Kasia Wisniewski is the Milwaukee-born, Brooklyn-based creator behind the jewelry and accessories line, Collected Edition. After moving to New York 10 years ago to study fashion, she worked in the bridal industry – including designing at Vera Wang – before turning her focus to her current line, which combines new technologies like 3D printing with more traditional techniques like casting. The result? Timeless, romantic accessories that are, as Kasia says, “made by hand and machine.”
We got in touch to learn more about Kasia and her work.
How did you get into 3D printing?
I have a really strong background in construction and making dresses, but I always had this impulse to make jewelry, too. When I was getting married, I was making all of the clothes for the wedding – bridesmaid dresses, bridal gown – and I really, really wanted to make a headpiece for myself. My husband actually designed and 3D-printed my engagement ring; he suggested that I take another look at 3D printing to make my headpiece. I had tried to play with 3D printing a few times over the preceding years, but it never really quite clicked. For the wedding I just had to buckle down – I had a time frame! That’s when I made the first iteration of my broken arrow headpiece. I really loved the process, and I got addicted.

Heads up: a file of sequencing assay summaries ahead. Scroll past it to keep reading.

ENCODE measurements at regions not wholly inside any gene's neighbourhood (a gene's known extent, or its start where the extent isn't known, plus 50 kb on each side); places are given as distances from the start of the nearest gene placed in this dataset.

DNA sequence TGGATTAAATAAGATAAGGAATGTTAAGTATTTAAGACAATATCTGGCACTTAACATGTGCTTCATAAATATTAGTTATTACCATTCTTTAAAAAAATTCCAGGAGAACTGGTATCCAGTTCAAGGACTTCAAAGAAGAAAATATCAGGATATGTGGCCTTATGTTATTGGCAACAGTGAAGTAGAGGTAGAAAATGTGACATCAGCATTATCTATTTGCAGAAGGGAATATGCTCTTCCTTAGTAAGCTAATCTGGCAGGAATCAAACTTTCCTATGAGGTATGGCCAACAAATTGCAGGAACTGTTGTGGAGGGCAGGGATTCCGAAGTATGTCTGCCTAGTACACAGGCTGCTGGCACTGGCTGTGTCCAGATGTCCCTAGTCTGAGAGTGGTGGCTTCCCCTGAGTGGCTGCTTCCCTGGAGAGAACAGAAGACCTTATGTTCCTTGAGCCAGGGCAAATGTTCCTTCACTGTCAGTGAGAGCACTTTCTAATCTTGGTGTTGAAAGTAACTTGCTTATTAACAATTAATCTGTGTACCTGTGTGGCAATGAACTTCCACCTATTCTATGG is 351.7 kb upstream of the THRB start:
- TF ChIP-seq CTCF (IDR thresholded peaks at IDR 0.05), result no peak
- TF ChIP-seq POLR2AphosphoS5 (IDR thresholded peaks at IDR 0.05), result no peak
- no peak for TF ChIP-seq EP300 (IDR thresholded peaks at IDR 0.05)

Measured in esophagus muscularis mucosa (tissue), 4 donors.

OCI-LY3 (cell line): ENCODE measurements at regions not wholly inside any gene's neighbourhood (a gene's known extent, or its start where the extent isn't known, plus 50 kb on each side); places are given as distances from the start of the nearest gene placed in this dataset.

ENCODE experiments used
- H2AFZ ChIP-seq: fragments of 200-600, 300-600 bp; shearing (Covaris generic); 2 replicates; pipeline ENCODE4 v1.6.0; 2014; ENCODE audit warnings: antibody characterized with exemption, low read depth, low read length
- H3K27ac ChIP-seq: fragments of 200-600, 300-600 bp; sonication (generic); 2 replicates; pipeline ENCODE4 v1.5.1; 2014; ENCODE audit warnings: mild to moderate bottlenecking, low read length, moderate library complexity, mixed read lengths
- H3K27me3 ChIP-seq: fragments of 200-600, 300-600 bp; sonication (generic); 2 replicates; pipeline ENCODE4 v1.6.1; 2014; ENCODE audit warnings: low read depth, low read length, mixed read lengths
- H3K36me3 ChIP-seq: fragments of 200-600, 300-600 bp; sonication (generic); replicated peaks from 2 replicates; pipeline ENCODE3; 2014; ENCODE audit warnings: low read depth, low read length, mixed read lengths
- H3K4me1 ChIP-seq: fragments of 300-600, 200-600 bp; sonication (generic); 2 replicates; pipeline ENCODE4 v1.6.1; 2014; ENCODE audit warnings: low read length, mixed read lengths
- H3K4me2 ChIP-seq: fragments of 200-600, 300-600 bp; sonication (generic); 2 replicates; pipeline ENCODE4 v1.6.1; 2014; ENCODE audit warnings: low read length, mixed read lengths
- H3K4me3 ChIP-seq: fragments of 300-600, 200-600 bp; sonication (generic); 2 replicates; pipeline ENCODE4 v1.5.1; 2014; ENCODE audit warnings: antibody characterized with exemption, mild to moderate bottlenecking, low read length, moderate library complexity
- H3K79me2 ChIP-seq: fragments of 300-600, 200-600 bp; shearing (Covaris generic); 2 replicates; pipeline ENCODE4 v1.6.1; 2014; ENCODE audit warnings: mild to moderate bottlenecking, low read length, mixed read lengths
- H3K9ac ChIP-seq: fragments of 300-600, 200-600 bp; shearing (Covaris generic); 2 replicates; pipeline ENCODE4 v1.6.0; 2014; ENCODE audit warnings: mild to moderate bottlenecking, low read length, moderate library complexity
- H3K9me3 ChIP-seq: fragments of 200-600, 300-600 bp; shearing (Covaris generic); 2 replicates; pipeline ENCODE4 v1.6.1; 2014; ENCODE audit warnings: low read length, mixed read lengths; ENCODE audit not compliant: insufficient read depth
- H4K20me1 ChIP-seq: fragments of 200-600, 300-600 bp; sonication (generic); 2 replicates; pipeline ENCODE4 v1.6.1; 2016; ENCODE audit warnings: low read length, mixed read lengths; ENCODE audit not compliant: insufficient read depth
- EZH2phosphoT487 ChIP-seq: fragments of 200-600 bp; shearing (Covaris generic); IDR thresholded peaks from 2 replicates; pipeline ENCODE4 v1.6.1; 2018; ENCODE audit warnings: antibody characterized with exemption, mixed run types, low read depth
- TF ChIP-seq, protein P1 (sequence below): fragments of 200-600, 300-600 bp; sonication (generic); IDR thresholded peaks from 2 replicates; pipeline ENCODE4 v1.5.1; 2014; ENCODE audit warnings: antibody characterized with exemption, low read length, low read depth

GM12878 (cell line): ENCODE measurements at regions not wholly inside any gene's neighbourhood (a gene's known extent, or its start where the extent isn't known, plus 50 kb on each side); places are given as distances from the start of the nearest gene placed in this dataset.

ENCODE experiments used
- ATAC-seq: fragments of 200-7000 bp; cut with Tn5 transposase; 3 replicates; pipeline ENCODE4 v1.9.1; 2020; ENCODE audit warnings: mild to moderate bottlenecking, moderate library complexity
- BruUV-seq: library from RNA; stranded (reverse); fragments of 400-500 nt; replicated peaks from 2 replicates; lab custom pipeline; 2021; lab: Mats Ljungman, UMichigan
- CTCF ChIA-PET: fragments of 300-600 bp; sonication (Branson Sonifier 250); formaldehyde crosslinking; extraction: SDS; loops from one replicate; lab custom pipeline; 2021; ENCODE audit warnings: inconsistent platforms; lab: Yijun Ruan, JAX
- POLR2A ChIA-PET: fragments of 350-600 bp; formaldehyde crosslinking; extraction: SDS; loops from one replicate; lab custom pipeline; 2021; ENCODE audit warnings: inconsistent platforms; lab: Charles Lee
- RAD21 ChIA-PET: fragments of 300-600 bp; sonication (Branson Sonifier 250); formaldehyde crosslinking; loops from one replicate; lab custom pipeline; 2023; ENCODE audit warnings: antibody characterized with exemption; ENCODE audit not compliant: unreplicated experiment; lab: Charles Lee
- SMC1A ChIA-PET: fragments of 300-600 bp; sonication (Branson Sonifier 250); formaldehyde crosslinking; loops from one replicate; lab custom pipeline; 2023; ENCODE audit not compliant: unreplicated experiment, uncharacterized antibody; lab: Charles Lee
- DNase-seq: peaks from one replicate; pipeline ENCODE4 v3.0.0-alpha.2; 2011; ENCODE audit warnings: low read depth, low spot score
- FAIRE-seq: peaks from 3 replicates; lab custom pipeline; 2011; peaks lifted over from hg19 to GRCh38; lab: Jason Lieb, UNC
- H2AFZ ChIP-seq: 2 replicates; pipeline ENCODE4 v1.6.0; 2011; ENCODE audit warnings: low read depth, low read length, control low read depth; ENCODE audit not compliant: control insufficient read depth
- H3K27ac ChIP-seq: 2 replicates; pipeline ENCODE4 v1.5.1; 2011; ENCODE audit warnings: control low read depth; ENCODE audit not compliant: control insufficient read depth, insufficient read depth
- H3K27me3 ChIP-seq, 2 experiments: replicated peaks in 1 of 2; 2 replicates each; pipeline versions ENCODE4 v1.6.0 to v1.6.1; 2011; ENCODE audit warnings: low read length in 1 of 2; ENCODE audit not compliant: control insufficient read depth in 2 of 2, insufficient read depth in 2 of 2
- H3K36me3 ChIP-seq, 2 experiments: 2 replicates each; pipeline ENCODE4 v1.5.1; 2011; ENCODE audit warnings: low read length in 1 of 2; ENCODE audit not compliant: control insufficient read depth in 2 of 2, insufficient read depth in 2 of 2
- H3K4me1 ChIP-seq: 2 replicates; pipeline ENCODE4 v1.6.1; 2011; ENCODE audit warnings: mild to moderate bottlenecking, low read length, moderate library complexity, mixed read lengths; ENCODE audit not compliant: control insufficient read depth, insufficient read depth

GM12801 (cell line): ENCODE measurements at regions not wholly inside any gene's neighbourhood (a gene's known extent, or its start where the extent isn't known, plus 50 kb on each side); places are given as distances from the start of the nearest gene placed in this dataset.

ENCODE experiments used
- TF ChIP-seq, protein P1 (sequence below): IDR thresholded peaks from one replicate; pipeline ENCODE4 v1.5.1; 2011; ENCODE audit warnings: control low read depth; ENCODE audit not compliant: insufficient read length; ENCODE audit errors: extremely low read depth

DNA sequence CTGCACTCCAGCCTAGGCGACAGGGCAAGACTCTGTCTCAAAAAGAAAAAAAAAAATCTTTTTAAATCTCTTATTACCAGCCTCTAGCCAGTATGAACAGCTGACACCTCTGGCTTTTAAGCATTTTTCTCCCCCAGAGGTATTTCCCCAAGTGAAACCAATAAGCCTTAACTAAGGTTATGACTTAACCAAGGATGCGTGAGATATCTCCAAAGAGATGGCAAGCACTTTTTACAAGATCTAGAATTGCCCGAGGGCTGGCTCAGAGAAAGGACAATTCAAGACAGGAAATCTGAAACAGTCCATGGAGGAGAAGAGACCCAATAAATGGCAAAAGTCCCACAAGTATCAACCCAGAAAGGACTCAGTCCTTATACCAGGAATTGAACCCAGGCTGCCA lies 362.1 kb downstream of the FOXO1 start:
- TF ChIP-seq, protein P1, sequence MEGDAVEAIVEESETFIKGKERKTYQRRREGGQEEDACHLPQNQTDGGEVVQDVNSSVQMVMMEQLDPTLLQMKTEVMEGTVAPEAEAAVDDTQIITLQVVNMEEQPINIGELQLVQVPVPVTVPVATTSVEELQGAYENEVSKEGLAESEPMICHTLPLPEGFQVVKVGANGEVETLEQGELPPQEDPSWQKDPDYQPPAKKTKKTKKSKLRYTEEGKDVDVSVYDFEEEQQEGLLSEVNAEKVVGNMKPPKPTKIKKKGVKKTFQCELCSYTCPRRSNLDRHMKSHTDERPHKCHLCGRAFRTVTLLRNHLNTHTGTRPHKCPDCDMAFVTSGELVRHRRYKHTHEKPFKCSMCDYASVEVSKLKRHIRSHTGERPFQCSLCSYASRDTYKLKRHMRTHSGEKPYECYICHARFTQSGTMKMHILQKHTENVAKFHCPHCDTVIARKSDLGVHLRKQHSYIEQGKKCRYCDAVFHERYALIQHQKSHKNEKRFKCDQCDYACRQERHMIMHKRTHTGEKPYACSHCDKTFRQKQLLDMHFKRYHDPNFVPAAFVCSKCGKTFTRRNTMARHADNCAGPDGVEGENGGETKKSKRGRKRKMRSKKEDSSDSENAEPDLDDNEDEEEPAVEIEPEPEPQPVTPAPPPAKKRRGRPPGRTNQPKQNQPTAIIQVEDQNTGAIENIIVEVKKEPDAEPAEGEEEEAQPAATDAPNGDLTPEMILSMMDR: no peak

Your work really broadens the idea of what can be made with a 3D printer. It’s especially interesting that so many of the pieces are flowers or really delicate items found in nature, made using a computer. Can you talk about that juxtaposition, and how those two things work together?
I really try to make work that doesn’t look like it’s 3D printed. My absolute favorite thing is when someone says to me, “I had no idea you could 3D print something like that!” A lot of people associate a certain aesthetic, or a certain visual language, with 3D printing. Although I think those objects are great and beautiful, they didn’t speak to me as a designer. So, the most important thing to me when I started exploring this medium is that I didn’t have to change my point of view as a designer to fit the medium, I wanted to make sure the medium could just fit what my point of view already was.
In terms of the juxtaposition, I think there’s something really interesting and compelling about using digital technology to mirror nature. It’s really easy to make something on the computer that’s perfect; it’s a much more interesting challenge to capture what makes flowers so beautiful, which is their imperfections. Like the Japanese concept of wabi-sabi.